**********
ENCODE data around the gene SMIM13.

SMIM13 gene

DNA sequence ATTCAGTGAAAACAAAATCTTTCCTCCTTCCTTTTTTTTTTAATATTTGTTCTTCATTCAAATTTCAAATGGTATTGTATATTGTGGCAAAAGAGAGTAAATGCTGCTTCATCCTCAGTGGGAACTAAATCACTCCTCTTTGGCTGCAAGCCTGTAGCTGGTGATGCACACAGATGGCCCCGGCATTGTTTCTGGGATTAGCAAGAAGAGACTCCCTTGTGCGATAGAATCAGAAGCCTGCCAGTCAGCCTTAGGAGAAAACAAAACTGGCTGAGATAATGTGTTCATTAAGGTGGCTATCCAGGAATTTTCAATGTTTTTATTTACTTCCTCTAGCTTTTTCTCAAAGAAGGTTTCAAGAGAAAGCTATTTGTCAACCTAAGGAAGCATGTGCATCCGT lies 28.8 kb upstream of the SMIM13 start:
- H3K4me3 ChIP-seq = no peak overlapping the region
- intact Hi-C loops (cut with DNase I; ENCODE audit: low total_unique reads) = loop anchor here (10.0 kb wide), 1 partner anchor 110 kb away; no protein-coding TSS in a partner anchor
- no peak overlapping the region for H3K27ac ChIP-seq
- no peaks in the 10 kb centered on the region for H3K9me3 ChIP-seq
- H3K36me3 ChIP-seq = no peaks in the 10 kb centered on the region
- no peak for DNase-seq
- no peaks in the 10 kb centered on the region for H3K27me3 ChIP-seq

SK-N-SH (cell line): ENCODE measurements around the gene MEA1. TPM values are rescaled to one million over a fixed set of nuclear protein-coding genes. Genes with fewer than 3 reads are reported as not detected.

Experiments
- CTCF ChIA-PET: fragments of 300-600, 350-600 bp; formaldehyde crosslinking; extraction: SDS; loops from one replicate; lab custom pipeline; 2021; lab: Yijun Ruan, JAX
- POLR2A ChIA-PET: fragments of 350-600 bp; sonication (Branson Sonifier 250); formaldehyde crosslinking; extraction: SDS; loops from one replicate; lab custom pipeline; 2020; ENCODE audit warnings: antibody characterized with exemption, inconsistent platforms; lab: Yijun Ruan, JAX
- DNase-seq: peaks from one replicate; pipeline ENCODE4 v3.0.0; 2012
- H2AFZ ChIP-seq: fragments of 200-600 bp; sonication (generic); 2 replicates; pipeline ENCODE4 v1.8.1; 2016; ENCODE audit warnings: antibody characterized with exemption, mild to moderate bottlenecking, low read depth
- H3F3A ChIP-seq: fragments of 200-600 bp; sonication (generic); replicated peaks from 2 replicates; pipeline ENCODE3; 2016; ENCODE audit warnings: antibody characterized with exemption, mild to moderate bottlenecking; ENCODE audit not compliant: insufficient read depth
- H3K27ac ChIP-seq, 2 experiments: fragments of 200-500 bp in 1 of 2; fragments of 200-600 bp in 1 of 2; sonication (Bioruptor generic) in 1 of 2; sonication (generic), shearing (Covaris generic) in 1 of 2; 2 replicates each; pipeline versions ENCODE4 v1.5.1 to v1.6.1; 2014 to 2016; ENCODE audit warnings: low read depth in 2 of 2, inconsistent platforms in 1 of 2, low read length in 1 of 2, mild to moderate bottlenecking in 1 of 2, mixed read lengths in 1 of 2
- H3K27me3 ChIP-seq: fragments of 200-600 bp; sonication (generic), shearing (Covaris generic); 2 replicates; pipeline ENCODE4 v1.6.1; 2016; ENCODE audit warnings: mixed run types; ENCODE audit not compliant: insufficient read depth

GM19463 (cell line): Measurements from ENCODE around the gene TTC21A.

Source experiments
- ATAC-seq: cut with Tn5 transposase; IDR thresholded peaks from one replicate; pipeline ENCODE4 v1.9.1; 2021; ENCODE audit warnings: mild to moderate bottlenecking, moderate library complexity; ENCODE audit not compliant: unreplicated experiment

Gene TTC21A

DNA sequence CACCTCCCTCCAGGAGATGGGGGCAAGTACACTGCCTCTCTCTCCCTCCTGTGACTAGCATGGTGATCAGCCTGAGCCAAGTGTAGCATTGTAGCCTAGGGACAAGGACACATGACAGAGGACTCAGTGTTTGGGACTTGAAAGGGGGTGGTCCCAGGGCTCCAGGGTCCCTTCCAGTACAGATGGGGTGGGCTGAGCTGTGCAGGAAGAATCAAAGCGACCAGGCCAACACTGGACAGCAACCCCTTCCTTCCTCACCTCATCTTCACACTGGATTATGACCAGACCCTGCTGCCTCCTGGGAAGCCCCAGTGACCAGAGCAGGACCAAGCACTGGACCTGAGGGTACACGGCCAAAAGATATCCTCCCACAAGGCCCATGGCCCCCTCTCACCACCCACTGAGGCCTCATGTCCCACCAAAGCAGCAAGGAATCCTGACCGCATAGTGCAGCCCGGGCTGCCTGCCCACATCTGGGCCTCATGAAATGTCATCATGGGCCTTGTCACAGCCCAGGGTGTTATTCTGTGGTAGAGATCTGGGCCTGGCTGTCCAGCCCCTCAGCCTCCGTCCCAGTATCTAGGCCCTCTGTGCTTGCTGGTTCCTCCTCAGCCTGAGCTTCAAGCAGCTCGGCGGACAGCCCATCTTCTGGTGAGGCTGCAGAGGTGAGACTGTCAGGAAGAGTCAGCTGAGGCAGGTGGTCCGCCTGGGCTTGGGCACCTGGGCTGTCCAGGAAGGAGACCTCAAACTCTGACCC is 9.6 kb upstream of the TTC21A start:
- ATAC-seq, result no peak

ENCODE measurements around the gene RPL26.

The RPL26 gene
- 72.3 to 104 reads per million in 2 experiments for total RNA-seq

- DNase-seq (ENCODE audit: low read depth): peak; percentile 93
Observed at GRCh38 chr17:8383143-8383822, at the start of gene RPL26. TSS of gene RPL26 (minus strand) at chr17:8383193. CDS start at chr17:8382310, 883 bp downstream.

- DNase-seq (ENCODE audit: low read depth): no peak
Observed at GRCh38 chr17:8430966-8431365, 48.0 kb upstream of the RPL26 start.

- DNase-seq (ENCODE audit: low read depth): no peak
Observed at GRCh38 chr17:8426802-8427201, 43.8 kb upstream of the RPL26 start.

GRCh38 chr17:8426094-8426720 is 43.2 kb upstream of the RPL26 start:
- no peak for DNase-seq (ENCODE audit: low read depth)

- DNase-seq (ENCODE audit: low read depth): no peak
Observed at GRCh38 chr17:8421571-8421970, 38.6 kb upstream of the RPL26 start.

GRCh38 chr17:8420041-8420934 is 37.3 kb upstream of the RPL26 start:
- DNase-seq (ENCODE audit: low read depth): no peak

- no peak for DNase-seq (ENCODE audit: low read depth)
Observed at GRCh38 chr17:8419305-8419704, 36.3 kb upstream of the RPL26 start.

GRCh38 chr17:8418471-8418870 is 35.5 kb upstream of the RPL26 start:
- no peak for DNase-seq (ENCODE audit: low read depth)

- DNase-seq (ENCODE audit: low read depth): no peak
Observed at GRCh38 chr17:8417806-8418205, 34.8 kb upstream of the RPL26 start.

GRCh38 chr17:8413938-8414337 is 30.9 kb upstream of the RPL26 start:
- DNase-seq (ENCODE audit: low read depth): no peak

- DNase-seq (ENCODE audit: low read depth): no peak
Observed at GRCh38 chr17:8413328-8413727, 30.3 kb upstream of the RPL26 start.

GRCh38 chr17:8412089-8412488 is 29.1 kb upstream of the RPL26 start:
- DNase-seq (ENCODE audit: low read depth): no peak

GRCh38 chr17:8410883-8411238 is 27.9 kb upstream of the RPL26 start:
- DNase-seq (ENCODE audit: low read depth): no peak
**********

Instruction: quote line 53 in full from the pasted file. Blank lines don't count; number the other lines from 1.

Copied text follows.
GRCh38 chr17:8410883-8411238 is 27.9 kb upstream of the RPL26 start: